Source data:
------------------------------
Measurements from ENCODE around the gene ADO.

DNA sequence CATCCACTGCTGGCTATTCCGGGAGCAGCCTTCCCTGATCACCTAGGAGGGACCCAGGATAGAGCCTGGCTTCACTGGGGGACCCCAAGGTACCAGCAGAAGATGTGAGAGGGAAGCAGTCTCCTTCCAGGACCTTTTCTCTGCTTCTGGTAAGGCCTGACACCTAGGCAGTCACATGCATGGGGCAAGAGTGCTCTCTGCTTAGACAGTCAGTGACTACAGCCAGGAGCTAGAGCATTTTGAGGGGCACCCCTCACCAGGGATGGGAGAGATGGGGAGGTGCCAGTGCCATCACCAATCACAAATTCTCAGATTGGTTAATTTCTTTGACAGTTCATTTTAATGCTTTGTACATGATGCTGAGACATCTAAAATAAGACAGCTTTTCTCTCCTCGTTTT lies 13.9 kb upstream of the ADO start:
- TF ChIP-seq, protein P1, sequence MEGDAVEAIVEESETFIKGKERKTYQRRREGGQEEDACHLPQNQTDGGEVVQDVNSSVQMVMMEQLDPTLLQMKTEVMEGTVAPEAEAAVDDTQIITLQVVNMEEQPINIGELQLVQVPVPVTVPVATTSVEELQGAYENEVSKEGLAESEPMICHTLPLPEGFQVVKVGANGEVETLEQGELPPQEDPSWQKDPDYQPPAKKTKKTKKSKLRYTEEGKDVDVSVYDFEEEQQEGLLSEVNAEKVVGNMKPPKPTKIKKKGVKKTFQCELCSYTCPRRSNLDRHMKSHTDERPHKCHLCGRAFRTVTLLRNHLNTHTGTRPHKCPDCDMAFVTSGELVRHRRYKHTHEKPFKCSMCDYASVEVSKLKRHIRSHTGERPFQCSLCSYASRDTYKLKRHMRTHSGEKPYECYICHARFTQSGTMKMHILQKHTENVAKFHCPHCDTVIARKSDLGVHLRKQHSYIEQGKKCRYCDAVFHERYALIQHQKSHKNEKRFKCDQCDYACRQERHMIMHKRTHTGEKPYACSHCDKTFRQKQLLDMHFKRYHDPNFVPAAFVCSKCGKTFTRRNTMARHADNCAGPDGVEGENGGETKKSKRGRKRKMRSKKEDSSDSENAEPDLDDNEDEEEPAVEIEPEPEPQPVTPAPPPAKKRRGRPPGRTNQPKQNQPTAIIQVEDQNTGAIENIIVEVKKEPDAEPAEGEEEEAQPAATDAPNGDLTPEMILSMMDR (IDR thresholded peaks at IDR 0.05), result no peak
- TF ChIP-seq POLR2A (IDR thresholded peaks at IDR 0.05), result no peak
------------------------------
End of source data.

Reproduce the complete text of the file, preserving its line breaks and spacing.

Measurements from ENCODE around the gene ADO.

DNA sequence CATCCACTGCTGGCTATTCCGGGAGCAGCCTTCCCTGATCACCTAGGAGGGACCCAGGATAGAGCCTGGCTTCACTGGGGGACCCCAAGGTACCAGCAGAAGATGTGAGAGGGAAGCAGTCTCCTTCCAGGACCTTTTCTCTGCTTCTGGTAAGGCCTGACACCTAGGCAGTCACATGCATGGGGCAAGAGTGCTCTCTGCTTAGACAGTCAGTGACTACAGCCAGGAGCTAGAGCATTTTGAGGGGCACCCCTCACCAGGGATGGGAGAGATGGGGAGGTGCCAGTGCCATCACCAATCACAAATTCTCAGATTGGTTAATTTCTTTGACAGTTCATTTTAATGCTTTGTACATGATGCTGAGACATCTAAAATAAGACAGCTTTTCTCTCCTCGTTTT lies 13.9 kb upstream of the ADO start:
- TF ChIP-seq, protein P1, sequence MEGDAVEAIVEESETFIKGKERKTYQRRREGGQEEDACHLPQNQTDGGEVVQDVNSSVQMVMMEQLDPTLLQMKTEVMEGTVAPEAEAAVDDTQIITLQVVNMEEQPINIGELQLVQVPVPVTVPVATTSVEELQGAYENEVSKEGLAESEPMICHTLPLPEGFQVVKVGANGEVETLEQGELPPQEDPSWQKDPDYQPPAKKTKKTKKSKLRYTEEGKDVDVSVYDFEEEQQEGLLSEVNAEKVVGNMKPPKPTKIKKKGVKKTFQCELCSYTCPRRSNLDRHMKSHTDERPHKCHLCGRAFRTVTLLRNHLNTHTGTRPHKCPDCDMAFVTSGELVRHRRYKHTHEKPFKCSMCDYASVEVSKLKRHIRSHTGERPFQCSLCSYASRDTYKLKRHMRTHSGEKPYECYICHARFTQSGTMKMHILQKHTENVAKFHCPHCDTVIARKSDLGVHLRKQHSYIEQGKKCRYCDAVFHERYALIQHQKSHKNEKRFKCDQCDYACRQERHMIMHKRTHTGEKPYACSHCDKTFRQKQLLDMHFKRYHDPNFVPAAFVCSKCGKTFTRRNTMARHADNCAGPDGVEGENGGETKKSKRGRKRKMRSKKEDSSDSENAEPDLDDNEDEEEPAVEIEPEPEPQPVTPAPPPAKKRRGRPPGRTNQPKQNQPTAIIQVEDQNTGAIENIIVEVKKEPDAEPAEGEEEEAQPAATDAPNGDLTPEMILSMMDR (IDR thresholded peaks at IDR 0.05), result no peak
- TF ChIP-seq POLR2A (IDR thresholded peaks at IDR 0.05), result no peak